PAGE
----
First, I’m going to define a business. Economically, a business operates either as a service, provides a product, or does both. Supply and demand are what drives the business to produce its product and/or services. People spend their money wisely (most of the time) on a quality product and/or quality service. A business must meet the demands for its product and/or service in order to make money and pay employees. The cycle of economics perpetuates itself with the employee spending his or her money on quality products that they need or want. A business improves their product in order to attract more customers so that they can afford employees, necessities to run the business, and contribute taxes to government on what they make.

Secondly, the average Christian church requires 10% of a monthly income to serve as tithes. Someone who makes $26,000 a year pays $2,600 in tithes per year or about $216 per month. Christian megachurches, who are not required to report their income, could easily make more than that as they ask for pledges while the television show continues. Mosques require 2% of the yearly income to be paid for the community, though not directly to the Imam. Other denominations require more and sometimes less. The Church of Scientology requires payment for auditing services in order to move up the Bridge To Total Freedom and to purchase books from RTC (Religious Technology Center) written by guru L. Ron Hubbard (LRH). The total cost for The Bridge can top out at $500,000, sometimes more.

Finally, the average Christian church provides its congregation with services every Sunday morning, Sunday evening and later that week by having bible study classes and/or teen and/or youth groups and provides product in the form of the bible and handouts. The mosque provides the adherent the services of daily prayer and weekly services as well as providing them with a product, the Qur’an. The Church of Scientology provides a service in the form of auditing, Dianetics study groups for a weekend, daily study services and classes for LRH recordings, training on tech used by the CoS, and provides a variety of products to its adherents for a price not a suggested donation.

All of the above qualifies as services, no matter which denomination or religion, the temple/church/mosque can be identified economically as a business and operates as such because a central figure is supported by this income and lives his or her life as a beneficiary of the tithes, pledges, and costs associated with the services and products. If a church has 150 members which all pay $2600 a year, as a loose estimate, is $390,000 per year for income. Business expenses such as electric bills, gas bills for heat, travel for the beneficiary, method of travel such as a car, and purchasing materials to manufacture the products, and the like can easily be afforded by the church adherents. That $2,600 per year can be multiplied by the thousands for megachurches and the $500,000 income for one person can be multiplied by the thousands for the Church of Scientology, benefiting leader David Miscavige. This income is completely tax free for religions, even though most of them (most especially the Church of Scientology) operate as a business by definition.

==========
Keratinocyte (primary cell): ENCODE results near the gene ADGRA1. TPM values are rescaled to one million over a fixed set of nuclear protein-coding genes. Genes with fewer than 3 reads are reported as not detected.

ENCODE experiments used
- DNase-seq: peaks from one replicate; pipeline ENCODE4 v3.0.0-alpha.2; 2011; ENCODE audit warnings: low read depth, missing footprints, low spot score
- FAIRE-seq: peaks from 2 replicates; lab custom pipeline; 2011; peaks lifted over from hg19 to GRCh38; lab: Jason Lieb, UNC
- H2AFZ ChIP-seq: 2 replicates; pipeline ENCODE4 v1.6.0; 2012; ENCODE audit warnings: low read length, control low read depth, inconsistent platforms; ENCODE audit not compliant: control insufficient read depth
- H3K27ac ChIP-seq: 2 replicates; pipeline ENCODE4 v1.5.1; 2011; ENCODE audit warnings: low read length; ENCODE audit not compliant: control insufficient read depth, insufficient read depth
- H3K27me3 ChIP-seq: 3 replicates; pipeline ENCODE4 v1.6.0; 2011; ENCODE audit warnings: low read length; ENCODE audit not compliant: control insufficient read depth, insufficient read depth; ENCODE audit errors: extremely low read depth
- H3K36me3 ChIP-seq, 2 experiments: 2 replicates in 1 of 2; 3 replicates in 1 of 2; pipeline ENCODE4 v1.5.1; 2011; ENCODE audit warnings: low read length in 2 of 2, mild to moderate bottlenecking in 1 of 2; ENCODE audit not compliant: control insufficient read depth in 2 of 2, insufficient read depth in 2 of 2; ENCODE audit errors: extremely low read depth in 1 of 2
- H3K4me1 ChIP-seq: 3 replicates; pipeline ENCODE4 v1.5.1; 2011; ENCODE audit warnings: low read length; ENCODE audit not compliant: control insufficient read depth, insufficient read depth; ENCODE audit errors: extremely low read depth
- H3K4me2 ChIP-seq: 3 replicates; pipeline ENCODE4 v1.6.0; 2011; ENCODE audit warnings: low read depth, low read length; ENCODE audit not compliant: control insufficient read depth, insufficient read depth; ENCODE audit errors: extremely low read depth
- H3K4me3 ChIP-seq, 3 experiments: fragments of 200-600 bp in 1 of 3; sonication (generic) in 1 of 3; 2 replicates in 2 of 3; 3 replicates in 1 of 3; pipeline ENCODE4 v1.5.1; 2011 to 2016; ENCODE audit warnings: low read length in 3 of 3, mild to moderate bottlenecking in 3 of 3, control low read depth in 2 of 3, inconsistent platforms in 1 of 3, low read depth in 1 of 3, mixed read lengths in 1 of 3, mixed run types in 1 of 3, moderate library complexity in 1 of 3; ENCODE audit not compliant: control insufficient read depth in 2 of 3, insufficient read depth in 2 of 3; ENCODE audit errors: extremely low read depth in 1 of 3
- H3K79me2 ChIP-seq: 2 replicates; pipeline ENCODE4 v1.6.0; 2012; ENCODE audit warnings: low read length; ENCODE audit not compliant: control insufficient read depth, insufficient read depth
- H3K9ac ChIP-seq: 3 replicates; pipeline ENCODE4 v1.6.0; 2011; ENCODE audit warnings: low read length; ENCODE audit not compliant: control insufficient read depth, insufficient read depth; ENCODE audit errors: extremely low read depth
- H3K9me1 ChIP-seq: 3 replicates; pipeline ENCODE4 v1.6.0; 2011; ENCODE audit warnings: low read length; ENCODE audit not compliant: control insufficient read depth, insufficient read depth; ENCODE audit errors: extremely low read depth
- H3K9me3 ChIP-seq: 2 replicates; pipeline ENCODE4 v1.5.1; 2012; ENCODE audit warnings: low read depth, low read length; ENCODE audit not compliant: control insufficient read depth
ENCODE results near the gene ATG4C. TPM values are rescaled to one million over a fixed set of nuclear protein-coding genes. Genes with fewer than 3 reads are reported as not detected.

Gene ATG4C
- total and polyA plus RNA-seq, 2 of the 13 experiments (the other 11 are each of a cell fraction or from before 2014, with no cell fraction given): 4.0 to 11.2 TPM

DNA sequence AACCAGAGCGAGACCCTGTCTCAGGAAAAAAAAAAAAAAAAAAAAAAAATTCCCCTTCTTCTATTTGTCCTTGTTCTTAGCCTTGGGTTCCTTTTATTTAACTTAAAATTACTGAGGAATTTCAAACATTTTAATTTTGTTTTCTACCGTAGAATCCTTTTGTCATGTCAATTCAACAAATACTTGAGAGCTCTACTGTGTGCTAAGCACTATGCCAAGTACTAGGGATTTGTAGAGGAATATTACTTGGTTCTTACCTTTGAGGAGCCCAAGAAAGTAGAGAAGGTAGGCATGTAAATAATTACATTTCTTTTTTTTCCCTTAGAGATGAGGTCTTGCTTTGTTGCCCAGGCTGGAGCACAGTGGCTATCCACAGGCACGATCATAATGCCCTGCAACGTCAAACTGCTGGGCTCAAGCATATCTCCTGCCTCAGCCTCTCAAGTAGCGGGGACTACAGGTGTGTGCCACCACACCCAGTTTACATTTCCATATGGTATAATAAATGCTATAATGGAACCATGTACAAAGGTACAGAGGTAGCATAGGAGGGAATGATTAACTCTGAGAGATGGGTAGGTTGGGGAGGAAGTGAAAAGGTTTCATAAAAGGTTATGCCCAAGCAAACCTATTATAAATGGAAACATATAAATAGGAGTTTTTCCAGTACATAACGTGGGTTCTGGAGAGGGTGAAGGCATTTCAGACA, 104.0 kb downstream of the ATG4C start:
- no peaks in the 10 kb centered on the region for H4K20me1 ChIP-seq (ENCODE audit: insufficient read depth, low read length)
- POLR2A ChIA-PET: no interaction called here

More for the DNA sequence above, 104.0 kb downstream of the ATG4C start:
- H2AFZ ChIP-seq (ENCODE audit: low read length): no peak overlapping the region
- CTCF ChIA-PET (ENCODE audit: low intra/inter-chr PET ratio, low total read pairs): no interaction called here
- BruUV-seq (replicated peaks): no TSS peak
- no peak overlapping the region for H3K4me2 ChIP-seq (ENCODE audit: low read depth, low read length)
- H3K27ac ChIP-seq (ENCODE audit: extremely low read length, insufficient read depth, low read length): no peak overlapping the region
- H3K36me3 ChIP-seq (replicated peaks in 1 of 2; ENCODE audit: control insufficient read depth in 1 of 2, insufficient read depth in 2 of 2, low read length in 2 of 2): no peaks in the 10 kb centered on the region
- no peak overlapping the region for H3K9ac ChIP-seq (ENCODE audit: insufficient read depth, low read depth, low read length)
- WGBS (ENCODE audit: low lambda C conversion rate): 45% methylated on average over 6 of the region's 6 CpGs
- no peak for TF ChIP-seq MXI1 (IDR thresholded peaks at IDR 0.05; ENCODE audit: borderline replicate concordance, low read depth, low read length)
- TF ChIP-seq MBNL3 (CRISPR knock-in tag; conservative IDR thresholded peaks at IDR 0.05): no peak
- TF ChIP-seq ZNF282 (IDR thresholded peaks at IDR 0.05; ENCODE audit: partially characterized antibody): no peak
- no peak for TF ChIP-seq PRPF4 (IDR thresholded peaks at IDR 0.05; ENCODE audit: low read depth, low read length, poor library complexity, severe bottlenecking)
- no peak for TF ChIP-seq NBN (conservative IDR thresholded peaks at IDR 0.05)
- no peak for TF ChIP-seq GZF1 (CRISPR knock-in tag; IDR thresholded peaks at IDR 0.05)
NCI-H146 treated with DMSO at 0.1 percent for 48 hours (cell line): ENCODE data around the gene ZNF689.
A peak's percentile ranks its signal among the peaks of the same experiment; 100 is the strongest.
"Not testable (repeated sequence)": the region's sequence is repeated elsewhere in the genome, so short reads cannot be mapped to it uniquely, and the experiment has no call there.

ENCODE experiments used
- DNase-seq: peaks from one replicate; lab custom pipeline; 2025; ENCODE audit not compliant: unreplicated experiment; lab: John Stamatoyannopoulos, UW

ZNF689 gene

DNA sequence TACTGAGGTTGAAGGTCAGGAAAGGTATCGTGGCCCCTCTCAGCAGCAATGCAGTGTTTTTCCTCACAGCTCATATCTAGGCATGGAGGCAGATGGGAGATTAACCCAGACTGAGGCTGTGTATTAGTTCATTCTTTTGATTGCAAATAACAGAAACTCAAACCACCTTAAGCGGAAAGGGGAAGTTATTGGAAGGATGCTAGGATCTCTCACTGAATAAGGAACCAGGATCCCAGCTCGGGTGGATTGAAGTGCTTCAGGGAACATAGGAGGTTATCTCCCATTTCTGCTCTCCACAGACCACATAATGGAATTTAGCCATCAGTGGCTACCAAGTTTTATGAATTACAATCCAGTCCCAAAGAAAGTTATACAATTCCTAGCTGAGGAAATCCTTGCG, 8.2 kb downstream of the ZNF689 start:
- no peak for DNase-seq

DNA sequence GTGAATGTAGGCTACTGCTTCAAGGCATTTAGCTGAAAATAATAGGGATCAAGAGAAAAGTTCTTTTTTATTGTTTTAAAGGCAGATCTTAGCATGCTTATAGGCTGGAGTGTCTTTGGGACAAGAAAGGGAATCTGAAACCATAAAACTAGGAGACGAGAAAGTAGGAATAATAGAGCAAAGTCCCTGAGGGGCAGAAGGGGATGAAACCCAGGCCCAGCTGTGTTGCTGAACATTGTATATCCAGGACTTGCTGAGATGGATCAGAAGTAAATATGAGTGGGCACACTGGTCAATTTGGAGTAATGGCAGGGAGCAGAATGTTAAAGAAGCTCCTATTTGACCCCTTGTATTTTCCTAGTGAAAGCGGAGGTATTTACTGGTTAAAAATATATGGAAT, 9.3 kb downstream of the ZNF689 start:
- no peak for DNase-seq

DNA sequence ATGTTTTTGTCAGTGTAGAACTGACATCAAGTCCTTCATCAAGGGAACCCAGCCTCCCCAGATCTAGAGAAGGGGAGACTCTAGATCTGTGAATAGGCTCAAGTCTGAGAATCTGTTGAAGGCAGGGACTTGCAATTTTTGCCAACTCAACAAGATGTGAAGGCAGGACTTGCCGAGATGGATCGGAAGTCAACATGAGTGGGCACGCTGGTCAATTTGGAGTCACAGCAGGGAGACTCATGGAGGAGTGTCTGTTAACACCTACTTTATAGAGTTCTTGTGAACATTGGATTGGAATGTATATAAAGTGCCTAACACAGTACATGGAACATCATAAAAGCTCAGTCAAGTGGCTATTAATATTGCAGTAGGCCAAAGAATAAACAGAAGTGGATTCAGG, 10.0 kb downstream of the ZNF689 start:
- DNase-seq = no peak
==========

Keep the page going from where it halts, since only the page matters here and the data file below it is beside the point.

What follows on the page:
Now enter in the amounts of money separately donated by churches to religious organizations that partake in political influence, lobbying for religious influence with current lawmakers, advertisements to influence votes on legislature up for public vote (the LDS fronted millions of dollars to defeat Prop 8 that makes same-sex marriage legal which was later overruled), actively influencing school curriculum changes that suit them (as happened in Texas schools), opening a religious-themed park with tax breaks (as recently occurred in reference to a “Noah’s Ark” park in Kentucky), the purchase of private investigators to harass people who speak out against them (Church of Scientology), lawyers’ fees and court costs for enacting “Fair Game” (Church of Scientology) and the expenses associated with renting space for people to live in order to make someone’s life “a living hell” including purchases for meals and means of transportation. If they wish to manipulate the world around them using funds that are gained tax free, their status should reflect that they are in fact a business not a not-for-profit; as they have forfeited their status by political and legal activity.

The average person who wishes to define laws, legislation and other government influence does not have the resources that churches have, making them an influence to be reckoned with. The average person is at their mercy, unable to affect outcomes that are political and governmental in nature because church/temple/megachurches resources outweigh their own. If church organizations or religious non-profits want to blur the line separating church and state, they should lose their tax exempt status without question.

Just sayin’.

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